I can at last breathe at least a partial sigh of relief. Pascal the transporter driver delivered my car to my local mechanic here in the Dordogne just after 10.00 am yesterday. I was surprised that he arrived so early thinking that he’d driven down from northern France but in fact it transpired that he lives down here in Bergerac, that he’d driven north to pick it up on Thursday and had brought it back the same day.

Apart from a little nick in the plastic trim on the lower part of the driver’s door it appears to be none the worse for its sojourn of a month in Paris except that when we started to dig deeper, we found that the battery was too flat to get a proper reading on my mechanic’s diagnostic software. But closer examination revealed something much more concerning.

The garage in Paris had told me that the car needed a replacement turbo and if not for the exorbitant price quoted, it would have been the easiest thing in the world to tell them to go ahead in order to bring matters to a close. However, I just didn’t trust them and it turns out my suspicions were totally justified.

It didn’t take much for my trusted local mechanic to find that (a) the turbo had never been touched let alone diagnosed as faulty and (b) when he did get access to it, there is absolutely nothing wrong with it. So the Paris garage would have had me pay for a replacement and then informed me that unfortunately other problems had been encountered along the way.

As soon as we pulled the dipstick, we found immediately what had gone wrong, because the oil level was some way above the full mark. I had assiduously checked all of the fluid levels before heading north back on 25 June as I always do before a long run so knew that whatever the reason was, it had occurred during the engine incident. The answer, of course, was that the level was higher than usual because of the ingress of diesel fuel.

This explained why in the moments before the engine let go I had smelt diesel that I thought was coming from the vehicle in front but evidently wasn’t. It also explained why my ‘low fuel’ warning light had unexpectedly come on – fuel was being pumped out of the tank into the engine.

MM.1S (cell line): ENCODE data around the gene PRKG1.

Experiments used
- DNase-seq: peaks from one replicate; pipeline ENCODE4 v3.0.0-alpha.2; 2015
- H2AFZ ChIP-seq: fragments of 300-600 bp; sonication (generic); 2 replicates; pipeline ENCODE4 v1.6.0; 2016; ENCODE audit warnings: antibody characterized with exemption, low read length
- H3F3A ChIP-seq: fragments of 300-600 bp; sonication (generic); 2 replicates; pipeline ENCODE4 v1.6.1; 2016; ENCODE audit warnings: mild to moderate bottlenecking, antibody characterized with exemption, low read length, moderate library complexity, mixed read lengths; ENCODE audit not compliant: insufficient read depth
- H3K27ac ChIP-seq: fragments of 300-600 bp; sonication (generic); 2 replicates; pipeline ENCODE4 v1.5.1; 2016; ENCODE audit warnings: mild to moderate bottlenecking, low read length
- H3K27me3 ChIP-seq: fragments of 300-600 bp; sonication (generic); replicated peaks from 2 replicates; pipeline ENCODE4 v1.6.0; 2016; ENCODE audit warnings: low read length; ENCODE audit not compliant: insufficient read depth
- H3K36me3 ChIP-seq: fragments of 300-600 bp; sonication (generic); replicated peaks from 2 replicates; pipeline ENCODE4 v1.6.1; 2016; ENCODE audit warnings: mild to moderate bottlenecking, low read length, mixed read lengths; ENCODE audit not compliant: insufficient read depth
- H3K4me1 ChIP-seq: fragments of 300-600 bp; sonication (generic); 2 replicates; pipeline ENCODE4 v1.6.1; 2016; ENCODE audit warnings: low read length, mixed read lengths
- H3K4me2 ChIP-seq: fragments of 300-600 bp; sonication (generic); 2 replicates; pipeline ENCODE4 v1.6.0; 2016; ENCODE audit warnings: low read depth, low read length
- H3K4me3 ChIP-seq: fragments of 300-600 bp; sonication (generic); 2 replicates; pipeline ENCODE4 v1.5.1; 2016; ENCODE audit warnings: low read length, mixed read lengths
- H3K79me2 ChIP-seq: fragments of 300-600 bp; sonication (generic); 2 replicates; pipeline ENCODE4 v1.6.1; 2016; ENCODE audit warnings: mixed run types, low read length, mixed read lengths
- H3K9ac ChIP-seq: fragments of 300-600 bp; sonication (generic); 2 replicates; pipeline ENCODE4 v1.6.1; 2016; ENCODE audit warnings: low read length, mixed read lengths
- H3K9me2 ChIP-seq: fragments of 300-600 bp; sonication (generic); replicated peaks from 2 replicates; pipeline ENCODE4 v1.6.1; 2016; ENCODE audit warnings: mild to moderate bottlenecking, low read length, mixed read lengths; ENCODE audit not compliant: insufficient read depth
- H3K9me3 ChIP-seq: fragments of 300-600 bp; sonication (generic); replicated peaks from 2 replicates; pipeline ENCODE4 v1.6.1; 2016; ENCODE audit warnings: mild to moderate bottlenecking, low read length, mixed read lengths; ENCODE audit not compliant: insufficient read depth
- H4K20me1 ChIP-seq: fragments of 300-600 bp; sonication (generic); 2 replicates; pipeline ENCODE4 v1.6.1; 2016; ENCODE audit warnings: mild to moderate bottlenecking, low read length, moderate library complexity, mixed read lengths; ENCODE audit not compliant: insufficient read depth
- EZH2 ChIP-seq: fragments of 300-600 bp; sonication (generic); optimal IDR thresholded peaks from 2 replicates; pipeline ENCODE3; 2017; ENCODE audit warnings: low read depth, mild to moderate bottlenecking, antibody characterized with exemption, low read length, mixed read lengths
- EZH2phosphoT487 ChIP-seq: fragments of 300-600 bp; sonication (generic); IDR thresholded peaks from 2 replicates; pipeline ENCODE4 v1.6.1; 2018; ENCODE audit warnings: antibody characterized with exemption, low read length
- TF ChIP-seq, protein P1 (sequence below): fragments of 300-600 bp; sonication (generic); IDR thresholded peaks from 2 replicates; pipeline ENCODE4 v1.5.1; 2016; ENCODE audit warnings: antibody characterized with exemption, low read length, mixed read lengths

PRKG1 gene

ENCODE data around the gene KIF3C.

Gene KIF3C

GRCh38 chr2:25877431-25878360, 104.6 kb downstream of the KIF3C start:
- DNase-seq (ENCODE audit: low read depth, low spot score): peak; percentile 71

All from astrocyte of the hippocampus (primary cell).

So it seems that the problem has nothing to do with the turbo and is almost certainly something to do with the ECU (engine control unit), fuel pump or most likely the DPF (diesel particulate filter). The latter removes the larger soot particles from the exhaust before it is emitted into the atmosphere and does so at high temperature fuelled by burning a limited supply of fuel fed into it direct from the fuel pump.

This is known as ‘passive regeneration’ as it’s a totally automatic system requiring no direct driver itervention of any kind. If the ECU delivers slightly too much fuel for some reason or another, then there’s a return tube from the DPF direct into the engine where it apparently (so I understand) mixes with the engine oil. Not ideal I’d have thought but as it usually works, who am I to criticise the design aspects.

However, if as a result of some failure in the DPF itself or the ECU or the fuel pump a grossly excessive amount of fuel is sent continuously to the DPF, then you can have big problems. In the worst case scenario, if the engine is not shut down in time, it can start to run by burning its own oil supply and become uncontrollable. If this happens the engine cannot be shut down at all and can end up blowing up.

So this is now where we are but it just goes to show what scum the garage in Paris actually were. They had no idea what the cause of the engine problem was and therefore no idea how to repair it. All they had wanted to do was take my money.

My trusted mechanic tells me that it all depends now on how long the engine was running with its lubricating oil becoming more and more diluted and therefore how much internal damage might have been caused to pistons, bores and bearings.

Without pre-stripping the engine, which could not be justified economically, we’ll only know when the cause of the problem has been traced and rectified, any new parts that are needed have been fitted, the oil has been drained and replaced and the engine run.

But thank God it’s being done by him and not the bunch of crooks in Paris into whose hands my car had been delivered by the breakdown company there. 😐

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